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Officials encourage hunters to reduce number of geese

A flock of light geese flies Monday afternoon above state Highway 44 north of Armour. (Chris Huber/Republic)

The migration is upon us.

Strings upon strings of snow geese are making their way north to South Dakota, sending shrill honks and squawks down from the clouds. But officials with the state Game, Fish and Parks Department installed new hunting regulations last year in hopes of making this annual spectacle a little smaller.

Last year was the first time the bag limits were removed for the spring light goose hunting season in South Dakota. The change was made in hopes that more geese would be harvested to curb the exploding population in North America, and it will continue this year. The light goose season allows hunters to bag snow, blue and Ross geese.

Rocco Murano, a senior waterfowl specialist for the South Dakota Game, Fish and Parks Department, proposed doing away with the limit last year.

Murano said harvest numbers of light geese during the spring season were almost identical with 108,000 harvested in South Dakota last year and 110,000 harvested in 2011, but he saw that as a positive.

"Because hunting conditions were better in 2011 than last year but harvest numbers were nearly identical, you can infer that having that unlimited bag limit increased harvest, but there is no way to prove that," Murano said.

Light geese migrate north during the spring season to breeding grounds in Northern Canada. The birds follow the snowline as it melts. The best hunting opportunities occur on that snowline because that is where the highest concentration of birds resides.

But, when South Dakota had little snow last winter, a defined snowline did not exist, causing the migration to happen much sooner than most years.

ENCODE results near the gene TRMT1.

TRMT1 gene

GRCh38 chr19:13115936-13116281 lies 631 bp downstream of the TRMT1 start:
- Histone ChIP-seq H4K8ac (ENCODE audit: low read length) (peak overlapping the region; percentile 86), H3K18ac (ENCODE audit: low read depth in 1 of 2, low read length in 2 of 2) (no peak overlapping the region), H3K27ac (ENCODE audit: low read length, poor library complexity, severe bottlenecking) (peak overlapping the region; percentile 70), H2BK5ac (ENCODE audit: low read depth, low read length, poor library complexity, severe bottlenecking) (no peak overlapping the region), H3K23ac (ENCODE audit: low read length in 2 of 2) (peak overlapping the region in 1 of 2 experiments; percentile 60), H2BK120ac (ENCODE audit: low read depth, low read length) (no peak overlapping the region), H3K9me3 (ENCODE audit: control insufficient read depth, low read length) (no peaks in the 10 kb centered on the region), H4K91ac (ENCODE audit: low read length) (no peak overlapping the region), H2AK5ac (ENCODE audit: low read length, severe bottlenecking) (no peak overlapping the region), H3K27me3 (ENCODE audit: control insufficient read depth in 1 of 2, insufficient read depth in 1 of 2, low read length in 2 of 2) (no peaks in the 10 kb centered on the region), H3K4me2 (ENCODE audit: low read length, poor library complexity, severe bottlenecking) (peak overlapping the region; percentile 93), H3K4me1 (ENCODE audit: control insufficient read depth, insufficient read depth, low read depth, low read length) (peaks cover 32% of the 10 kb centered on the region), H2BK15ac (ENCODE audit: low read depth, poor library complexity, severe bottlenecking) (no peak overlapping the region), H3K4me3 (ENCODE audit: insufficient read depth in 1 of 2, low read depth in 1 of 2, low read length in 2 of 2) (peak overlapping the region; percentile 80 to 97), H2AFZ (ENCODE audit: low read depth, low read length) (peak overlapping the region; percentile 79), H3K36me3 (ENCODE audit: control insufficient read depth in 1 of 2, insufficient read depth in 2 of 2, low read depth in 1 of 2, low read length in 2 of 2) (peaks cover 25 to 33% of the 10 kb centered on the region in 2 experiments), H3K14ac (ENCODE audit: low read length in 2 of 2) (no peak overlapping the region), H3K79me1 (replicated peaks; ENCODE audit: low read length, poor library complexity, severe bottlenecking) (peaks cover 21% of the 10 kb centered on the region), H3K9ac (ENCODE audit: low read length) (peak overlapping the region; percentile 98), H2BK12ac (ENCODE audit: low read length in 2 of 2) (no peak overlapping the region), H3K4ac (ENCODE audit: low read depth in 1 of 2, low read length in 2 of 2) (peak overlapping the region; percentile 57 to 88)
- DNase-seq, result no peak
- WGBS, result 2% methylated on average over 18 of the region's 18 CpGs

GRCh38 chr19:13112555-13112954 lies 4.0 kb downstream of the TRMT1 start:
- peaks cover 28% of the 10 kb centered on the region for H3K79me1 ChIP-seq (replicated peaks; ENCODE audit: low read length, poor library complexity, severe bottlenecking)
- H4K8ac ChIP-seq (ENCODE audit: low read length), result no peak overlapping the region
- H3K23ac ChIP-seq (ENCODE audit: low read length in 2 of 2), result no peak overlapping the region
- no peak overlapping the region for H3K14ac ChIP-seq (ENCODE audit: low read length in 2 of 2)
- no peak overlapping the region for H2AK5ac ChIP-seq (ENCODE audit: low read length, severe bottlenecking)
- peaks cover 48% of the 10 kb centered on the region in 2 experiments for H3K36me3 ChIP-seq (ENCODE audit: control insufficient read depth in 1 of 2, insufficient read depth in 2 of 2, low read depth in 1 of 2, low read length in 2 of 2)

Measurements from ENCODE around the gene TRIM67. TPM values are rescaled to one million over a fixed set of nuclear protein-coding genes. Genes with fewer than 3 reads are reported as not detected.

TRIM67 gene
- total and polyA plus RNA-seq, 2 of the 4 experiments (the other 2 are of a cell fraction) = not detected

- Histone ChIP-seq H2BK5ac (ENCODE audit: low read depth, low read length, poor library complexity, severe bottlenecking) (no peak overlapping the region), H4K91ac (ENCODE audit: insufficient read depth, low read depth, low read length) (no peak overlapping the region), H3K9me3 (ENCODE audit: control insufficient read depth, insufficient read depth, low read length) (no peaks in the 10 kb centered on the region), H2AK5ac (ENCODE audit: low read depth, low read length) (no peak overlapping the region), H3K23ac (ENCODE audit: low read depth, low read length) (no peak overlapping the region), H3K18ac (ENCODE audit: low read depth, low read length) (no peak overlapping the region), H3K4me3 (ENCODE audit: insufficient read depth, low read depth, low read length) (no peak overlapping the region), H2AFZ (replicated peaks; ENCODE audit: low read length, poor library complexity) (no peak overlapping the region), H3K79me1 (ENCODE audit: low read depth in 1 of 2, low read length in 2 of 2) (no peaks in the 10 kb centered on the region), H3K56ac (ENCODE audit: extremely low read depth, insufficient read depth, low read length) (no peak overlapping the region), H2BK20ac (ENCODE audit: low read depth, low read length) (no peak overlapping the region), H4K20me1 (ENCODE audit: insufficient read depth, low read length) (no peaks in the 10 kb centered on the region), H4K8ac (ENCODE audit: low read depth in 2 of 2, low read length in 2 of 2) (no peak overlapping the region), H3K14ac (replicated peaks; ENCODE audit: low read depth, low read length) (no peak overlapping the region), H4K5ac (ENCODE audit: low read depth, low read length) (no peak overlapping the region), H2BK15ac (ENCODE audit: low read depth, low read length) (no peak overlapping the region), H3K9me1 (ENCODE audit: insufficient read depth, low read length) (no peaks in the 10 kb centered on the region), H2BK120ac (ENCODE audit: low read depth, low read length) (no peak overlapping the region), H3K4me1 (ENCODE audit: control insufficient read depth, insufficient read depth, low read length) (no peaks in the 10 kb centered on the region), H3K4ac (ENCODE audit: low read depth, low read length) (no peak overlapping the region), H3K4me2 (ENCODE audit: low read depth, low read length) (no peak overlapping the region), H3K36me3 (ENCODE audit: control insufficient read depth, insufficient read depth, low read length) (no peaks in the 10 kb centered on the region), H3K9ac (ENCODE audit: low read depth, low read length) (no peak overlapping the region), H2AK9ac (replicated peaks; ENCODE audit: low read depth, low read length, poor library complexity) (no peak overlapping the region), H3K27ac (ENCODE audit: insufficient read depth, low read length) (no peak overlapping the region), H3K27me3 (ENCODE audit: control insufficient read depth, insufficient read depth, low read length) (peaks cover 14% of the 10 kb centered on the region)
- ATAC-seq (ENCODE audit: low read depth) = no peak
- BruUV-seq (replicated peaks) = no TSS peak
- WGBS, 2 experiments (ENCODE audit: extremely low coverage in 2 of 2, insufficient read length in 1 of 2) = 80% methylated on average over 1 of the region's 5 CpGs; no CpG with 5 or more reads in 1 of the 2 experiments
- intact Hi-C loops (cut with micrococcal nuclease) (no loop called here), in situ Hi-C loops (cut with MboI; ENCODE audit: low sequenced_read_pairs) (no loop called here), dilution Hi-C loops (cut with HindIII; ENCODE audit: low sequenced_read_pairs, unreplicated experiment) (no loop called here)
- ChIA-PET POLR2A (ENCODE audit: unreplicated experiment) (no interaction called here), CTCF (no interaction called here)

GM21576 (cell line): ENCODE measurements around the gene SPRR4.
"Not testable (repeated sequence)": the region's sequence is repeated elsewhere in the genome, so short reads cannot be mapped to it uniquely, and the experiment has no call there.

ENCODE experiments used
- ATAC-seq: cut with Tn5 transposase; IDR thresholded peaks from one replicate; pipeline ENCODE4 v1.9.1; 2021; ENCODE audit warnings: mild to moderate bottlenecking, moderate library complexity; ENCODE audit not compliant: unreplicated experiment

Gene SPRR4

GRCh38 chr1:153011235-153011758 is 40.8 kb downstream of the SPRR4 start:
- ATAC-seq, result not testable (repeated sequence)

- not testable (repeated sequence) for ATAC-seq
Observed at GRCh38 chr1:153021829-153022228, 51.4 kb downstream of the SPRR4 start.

"There is no doubt in my mind some hunters harvested more geese last year because of unlimited bag limit," Murano said.

Spring goose hunters already had light hunting restrictions, including the use of electronic calls, shotguns without plugs in them and shooting times extending a halfhour past sunset in an attempt to curb the exploding population.

"The U.S. Fish and Wildlife (Service) is doing anything it can to reduce the population of snow geese in the country," Murano said.

He said he thinks this year will provide better hunting conditions for light geese in South Dakota because of the larger snow base above Interstate 90.

"Maybe this year will give us a more accurate comparison as to if unlimited bag limits are increasing bird harvest," he said.

Is the unlimited taking of the problem light geese the new normal for hunters in South Dakota? Murano said he doesn't see it going away anytime soon.

"As long as there is a conservation order, I think there will be unlimited bag limits," he said.

Spring light goose season is open until May 5 and Murano expects the best hunting opportunities to be late March and early April in the state. South Dakota is currently focusing resources on another type of goose, the Canada goose.

Its resident population in the state has greatly outpaced harvests. For the first time the state has set up a spring kill order for volunteers willing to harvest the birds.

More than 1,000 people signed up to help reduce the bird numbers and the GF&P will randomly select 140 people for the permit.

During the spring of 2012, the U.S. Fish and Wildlife Service estimated a spring population index of nearly 270,000 resident Canada geese in South Dakota. The target population for the state is between 80,000 and 90,000. The large populations of birds are destroying crops.

"This isn't a hunting season," Murano said. "It works very much like our depredation program for other animal species."

Volunteers need to sign up with the GF&P in hopes of drawing a permit to harvest the bird on specific lands set up by the GF&P. Murano said about $700,000 was spent by the GF&P last year because of Canada geese depredation problems. Since 2000, the state has spent more than $4.3 million on the problem.

"The birds are only going to be taken from areas where depredation of crops has been an issue in the past," he said.

Volunteer hunters will not be able to use calls, decoys or blinds, and birds must be shot in flight. Hunters who are drawn for a permit are limited to 50 birds, all of which must be donated to the Sportsmen Against Hunger program.